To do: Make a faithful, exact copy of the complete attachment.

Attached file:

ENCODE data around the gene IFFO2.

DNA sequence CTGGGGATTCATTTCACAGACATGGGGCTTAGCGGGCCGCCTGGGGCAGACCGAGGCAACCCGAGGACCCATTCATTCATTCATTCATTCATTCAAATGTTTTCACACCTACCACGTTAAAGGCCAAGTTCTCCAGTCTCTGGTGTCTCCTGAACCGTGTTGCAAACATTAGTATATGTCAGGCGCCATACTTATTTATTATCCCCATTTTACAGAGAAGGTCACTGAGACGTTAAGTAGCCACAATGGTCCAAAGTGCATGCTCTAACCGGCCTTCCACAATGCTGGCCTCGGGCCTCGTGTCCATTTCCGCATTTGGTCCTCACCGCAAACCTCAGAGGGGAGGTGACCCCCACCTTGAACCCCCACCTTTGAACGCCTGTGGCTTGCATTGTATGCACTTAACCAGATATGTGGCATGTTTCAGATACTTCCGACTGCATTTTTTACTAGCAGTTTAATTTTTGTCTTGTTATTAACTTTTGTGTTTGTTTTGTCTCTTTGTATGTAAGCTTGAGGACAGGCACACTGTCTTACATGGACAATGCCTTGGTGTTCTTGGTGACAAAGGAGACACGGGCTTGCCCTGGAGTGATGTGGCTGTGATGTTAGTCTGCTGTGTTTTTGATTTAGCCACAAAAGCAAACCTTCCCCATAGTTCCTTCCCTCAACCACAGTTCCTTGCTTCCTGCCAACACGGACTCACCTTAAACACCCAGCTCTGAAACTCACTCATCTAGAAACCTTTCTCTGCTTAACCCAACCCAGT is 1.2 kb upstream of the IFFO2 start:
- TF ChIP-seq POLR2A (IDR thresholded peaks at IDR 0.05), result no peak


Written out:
ENCODE data around the gene IFFO2.

DNA sequence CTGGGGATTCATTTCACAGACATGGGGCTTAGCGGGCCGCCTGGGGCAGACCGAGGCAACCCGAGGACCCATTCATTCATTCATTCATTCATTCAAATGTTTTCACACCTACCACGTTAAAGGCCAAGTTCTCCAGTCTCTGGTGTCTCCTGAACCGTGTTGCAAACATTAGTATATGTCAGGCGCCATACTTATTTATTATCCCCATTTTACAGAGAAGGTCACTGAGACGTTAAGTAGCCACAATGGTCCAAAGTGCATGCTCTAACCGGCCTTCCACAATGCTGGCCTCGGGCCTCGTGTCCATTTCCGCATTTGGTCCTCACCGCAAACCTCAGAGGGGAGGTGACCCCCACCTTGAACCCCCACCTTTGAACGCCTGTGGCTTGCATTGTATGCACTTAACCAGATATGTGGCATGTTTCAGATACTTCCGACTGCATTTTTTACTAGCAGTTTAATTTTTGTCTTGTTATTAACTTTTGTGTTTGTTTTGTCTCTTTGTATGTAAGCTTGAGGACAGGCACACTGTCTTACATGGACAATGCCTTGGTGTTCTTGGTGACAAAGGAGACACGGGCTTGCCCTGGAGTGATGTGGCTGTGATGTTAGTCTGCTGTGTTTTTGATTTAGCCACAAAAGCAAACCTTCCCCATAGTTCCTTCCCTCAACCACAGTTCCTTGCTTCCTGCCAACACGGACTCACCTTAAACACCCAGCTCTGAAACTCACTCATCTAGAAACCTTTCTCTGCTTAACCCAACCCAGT is 1.2 kb upstream of the IFFO2 start:
- TF ChIP-seq POLR2A (IDR thresholded peaks at IDR 0.05), result no peak